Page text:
Air-Conditioning & Refrigeration

Closing the skills gap in the HVAC industry

Press fittings can help reduce the margin for human error.

Cities in the Middle East continue to grow and emerge as global hubs, with the construction industry playing an essential role in this transformation. The current Covid-19 crisis has impacted virtually every sector of the economy; however, the governments’ response has been proactive and well positioned the region for future growth.

While project activity has reduced, it continues on in the background. When it comes to the construction industry, both pre-Covid-19 and currently, it seems to be presented with a common challenge – a growing skills gap along the supply chain.

While there is no shortage of labour, there is a shortage of skilled labour. As the demand for projects picks up, construction companies may find it increasingly difficult to find skilled workers to fulfil this need. However, there are ways in which we can close the gap through training and increased collaboration between contractors, consultants and product manufacturers.

Franks ... “By investing in training as an industry, we can start to make a difference.”

Franks ... “By investing in training as an industry, we can start to make a difference.”

The effects of Covid-19 have been driving margin squeezes, and consequently, cost-saving efforts. The first to go is usually training programmes and initiatives. As companies in the region seek to become increasingly competitive during this time, they are looking to drive operational efficiency to deliver or maintain increased profitability. However, cutting back on training is not necessarily the right approach. Instead of reducing training budgets, they should consider investing in employee development, which can deliver cost-saving benefits in the long run. If employees are working to a standard that is high and consistent, this can increase efficiency and mitigate potential risks. Addressing the skills gap immediately can enable industry-wide progress.

Manufacturers continue to innovate, delivering new products and methods into the market. Innovation will not stop, however, if labour is not trained to leverage it, the skills gap will widen. There is generally hesitation in the industry to adopt new technologies because labour may not be qualified to use  it. However, without integrating new technologies into our projects, we miss out on the many benefits they can bring. Value engineering in this way can actually cause problems on site such as delays.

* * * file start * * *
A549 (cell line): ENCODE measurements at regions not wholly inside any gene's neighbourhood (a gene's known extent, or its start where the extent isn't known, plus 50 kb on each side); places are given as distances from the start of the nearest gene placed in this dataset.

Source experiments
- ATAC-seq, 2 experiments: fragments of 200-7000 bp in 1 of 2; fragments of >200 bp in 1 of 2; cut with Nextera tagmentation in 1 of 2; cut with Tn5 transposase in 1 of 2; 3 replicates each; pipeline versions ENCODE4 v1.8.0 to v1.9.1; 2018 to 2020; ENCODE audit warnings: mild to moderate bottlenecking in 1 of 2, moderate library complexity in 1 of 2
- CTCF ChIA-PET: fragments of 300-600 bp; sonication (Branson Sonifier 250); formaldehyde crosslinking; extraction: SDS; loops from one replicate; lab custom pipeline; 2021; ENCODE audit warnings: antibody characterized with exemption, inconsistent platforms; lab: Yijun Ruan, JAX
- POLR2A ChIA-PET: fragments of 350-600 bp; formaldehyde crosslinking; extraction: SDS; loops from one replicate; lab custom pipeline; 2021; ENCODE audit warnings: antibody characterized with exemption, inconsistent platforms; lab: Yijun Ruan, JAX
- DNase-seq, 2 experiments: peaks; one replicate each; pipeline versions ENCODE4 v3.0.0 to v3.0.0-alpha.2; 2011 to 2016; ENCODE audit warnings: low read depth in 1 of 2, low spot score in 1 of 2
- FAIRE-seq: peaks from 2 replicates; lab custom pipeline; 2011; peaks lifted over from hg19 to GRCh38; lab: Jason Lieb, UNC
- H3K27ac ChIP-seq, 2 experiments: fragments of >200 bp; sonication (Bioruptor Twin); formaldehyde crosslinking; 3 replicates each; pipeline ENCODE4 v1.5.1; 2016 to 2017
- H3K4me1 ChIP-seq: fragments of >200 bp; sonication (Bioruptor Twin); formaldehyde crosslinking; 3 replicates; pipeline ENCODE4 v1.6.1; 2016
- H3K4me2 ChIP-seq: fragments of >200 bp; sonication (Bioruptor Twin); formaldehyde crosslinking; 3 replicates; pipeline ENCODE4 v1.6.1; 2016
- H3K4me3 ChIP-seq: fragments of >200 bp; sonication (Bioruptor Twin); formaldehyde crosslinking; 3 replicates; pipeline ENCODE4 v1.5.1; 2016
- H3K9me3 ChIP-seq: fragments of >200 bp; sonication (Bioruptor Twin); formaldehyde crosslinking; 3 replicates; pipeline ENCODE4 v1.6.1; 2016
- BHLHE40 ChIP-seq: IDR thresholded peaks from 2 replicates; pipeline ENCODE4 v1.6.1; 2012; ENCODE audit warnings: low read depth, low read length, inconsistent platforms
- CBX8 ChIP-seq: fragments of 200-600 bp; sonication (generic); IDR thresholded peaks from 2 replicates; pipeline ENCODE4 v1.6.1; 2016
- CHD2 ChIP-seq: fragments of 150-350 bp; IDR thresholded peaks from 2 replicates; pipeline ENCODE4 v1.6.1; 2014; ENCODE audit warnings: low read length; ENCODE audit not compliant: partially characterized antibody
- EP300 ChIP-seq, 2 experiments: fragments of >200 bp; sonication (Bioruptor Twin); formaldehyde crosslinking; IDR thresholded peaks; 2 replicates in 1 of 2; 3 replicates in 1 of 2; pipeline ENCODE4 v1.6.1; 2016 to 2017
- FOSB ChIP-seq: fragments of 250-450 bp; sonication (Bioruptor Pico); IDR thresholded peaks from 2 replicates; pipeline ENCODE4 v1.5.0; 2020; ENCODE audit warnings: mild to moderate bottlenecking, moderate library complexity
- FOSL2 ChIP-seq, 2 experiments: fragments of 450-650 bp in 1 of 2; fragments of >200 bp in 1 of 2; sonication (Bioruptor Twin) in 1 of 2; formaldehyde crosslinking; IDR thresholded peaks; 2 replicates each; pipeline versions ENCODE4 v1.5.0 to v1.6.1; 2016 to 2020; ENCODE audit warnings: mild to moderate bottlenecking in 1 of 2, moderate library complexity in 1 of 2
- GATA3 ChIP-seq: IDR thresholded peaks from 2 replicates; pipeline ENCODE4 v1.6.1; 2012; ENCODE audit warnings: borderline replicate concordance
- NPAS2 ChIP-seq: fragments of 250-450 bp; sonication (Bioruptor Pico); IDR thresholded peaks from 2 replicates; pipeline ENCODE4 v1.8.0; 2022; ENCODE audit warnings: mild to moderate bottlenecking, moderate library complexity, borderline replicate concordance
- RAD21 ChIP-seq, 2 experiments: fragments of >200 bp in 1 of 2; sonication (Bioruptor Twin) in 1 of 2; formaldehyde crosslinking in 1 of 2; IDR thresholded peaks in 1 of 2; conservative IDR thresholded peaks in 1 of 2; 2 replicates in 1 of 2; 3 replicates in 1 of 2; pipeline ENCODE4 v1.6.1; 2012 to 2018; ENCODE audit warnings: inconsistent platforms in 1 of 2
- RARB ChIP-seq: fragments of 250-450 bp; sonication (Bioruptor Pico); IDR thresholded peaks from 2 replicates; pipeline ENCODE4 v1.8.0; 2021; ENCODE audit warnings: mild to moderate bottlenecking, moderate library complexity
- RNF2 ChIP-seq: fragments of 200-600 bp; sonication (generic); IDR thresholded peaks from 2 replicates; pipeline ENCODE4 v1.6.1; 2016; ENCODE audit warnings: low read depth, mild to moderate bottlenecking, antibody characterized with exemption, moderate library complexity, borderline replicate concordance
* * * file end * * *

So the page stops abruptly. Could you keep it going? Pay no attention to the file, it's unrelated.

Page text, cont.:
By investing in training as an industry, we can start to make a difference. While there are currently organisations that offer training initiatives, some of these solutions may drive change only in the long term.

The question that remains is: what can we do right now to upskill today’s workforce? Manufacturers can offer on-site training, which can be carried out either before or during installation and promote best practices.

The way we can overcome the reluctancy to adopt new innovations is through education on how combining these products with proper training can actually help to reduce human error.

There are challenges with accepting these new products when it comes to their cost in relation to traditional products. However, from a cost benefit standpoint, mitigating the potential cost of failure may be worth higher initial investment. Furthermore, construction is not just a cost-driven industry. It’s also about creating spaces that support sustainable development, human health and general wellbeing. It is only when we open our eyes to more a holistic view of the industry, that we can then realise the benefits of innovative products.

In my experience with Conex Bänninger Middle East, press fittings are an example of a product that can help reduce the margin for human error. Unlike traditional plumbing fittings, they eliminate the need for hot works on site, thus reducing the chance of fire accidents. This type of product requires shorter training time in comparison to the traditional method of brazing. These products also deliver higher joint integrity and improved repeatability than products that use brazing.

Whether it’s through training or integration of new products, it’s clear that there is room for improvement in the construction industry. These two factors go hand in hand to help address challenges perpetuating the skills gap in the region.

Once we start to change our outlook on the industry, construction becomes about more than the cost-effective delivery of projects. It is an industry which uses innovation in a way that directly impacts our daily lives. From design to procurement to installation and even maintenance, we must shift our perspective from an early stage along the whole supply chain to create products and systems that work cohesively to fulfil a common goal.

By collaborating along every step on the supply chain, we can feel more empowered to deliver projects that are completed on time, within budget and in accordance with specification in addition to creating spaces that are safer, stronger and more sustainable.


* Conex Bänninger is a leading innovator and manufacturer of fittings and valves for plumbing, heating, air conditioning and refrigeration.